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‘Once Upon a Deadpool’ tames and defames ‘Deadpool 2’

Back in his bed from "The Princess Bride," Fred Savage hears a bedtime story from the costumed antihero (Ryan Reynolds) in "Once Upon a Deadpool."

Back in his bed from "The Princess Bride," Fred Savage hears a bedtime story from the costumed antihero (Ryan Reynolds) in "Once Upon a Deadpool." | Twentieth Century Fox

In the endlessly reiterative hall of mirrors that is pop culture, the PG-13 re-release of “Deadpool 2” as “Once Upon a Deadpool” — complete with a new frame story spoofing “The Princess Bride” — is a milestone.

No, not because it’s the third version of this film in just over seven months (including the “Super Duper $@%!#& Cut” home edition). That might be a record, but probably not, and certainly one likely to be broken soon enough. But this may be the first time Hollywood heavyweights have joined in the fray of fanboy debate using the ultimate megaphone of a big-screen release.

If you don’t love “The Princess Bride,” there is absolutely no reason to fork over 10 bucks to see “Deadpool” 2.2 in the theater — unless you belong to that mythical demographic of under-17s with no way of seeing the R-rated original or the unrated “Super Duper” version. But it’s still “Deadpool 2,” and as glorified DVD commentary, the cut scenes are certifiably hilarious.

Fred Savage, of course, played the grandson in “Princess Bride,” and here he finds himself duct-taped to a bed in a re-creation of that old set, with Peter Falk’s kindly grandpa replaced by Ryan Reynolds in full Deadpool regalia. Their faux-antagonistic banter includes a nonplussed Savage refusing to deliver a famous line (“Is this a kissing book?”): “I’m not 12 anymore.”

In between the on-brand adolescent gags, Savage also interrupts to chide Reynolds for “lazy writing” and all the other sins of comic geekery that the “Deadpool” team has been accused of. Particularly, the pair revisits the debate over “fridging” — a term, from feminist critics, for the overused plot device of killing off wives and girlfriends to give superheroes a tragic backstory and a reason to fight.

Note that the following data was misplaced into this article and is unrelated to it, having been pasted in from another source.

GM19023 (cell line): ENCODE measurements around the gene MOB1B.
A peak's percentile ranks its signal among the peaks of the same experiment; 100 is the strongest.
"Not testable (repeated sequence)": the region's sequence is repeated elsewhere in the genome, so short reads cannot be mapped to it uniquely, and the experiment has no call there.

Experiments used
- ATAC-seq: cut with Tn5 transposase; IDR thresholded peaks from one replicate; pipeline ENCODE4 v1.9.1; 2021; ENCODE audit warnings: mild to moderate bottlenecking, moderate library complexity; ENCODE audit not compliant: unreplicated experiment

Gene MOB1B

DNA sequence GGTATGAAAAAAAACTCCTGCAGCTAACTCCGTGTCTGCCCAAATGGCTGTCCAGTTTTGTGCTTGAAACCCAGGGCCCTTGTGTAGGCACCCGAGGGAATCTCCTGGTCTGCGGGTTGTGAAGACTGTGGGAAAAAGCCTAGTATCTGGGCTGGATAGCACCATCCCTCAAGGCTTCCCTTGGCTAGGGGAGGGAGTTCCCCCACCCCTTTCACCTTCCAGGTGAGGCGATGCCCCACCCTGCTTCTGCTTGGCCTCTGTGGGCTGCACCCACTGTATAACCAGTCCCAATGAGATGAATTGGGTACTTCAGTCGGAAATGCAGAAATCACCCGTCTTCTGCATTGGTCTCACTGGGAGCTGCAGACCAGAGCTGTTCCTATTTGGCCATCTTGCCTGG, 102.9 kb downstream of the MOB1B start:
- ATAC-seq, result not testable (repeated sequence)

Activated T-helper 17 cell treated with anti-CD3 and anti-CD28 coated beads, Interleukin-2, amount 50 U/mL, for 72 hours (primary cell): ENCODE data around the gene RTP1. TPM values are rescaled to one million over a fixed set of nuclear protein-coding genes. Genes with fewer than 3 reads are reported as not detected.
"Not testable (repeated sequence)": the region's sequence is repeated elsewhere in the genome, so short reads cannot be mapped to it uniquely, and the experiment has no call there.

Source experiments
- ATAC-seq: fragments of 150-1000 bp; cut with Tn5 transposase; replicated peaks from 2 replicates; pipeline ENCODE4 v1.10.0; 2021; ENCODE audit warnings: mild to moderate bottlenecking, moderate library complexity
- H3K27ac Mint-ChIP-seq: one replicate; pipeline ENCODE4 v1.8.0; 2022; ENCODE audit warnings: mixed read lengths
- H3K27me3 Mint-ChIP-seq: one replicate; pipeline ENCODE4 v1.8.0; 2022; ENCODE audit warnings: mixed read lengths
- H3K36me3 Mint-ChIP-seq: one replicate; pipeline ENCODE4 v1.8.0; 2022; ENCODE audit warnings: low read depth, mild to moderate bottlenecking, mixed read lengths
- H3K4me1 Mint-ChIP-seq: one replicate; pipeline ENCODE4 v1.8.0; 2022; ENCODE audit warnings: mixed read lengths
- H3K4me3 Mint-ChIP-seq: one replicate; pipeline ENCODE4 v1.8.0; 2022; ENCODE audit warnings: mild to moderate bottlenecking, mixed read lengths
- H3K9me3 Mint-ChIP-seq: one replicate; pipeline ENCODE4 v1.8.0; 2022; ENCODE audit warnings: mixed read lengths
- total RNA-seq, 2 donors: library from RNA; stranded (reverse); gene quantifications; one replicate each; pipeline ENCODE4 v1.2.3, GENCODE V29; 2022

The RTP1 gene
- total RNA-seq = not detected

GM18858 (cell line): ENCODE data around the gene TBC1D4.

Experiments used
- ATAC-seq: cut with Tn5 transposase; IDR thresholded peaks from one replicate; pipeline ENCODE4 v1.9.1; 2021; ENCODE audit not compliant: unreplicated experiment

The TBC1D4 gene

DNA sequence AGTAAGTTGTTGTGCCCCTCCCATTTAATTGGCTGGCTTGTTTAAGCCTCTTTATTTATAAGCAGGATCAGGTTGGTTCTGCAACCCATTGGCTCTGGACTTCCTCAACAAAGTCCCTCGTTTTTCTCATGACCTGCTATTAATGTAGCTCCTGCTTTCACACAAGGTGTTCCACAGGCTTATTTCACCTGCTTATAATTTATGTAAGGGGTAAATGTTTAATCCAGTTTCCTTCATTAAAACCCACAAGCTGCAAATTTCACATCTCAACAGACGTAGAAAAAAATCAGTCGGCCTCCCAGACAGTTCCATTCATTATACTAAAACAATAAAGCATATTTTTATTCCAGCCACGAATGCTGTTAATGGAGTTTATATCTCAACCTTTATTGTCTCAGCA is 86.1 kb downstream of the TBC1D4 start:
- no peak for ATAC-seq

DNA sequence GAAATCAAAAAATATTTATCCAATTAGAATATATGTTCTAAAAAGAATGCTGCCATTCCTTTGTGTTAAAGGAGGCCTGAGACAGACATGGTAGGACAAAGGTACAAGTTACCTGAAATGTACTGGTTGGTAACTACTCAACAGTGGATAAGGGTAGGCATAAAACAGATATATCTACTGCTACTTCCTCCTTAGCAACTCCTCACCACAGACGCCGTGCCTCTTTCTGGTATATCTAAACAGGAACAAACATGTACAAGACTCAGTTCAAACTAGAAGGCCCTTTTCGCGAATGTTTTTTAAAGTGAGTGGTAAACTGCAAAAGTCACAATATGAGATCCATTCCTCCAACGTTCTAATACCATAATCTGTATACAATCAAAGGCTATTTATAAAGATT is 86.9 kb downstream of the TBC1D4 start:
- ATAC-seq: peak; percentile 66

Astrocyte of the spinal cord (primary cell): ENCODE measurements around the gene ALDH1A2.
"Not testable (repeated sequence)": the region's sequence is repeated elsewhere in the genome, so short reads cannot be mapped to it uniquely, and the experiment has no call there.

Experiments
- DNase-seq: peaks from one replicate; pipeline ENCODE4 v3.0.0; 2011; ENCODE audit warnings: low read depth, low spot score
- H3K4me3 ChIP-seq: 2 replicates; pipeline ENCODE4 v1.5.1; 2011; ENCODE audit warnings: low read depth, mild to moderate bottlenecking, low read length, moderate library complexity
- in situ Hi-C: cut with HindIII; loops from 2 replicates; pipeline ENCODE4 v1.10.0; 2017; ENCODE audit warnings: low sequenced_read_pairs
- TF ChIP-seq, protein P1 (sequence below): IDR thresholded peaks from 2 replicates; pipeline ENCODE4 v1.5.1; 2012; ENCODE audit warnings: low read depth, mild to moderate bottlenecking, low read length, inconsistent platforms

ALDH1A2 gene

Back in May, the writers’ defense for repeating this tired trope was essentially to plead ignorance of the intricacies of comic-book discourse (“it didn’t really even occur to us”). And Reynolds doesn’t really have a better answer here — lazy writing is lazy writing — but it’s definitely a funnier one, and it will provide yet more fodder for fans from the progressive wing to psychoanalyze. Are these white-dude movie moguls really engaging, or are they just going along to get along?

If nothing else, though, “Once Upon a Deadpool” is further proof that the film-rating system is useless. OK, maybe they cut a couple seconds out of that scene where Deadpool gets ripped in half, but the movie’s sardonically gruesome sensibility remains intact. And bleeping out the F-word only gives Reynolds the opportunity to make us “hear” it even when it’s not actually being spoken.

But, come to think of it, having your cake and eating it too is pretty on-brand for “Deadpool.”

‘Once Upon a Deadpool’

Twentieth Century Fox presents a film directed by David Leitch and written by Ryan Reynolds, Rhett Reese and Paul Wernick. Rated PG-13 (for intense sequences of violence and action, crude sexual content, language, thematic elements and brief drug material). Running time: 119 minutes. Now showing at local theaters.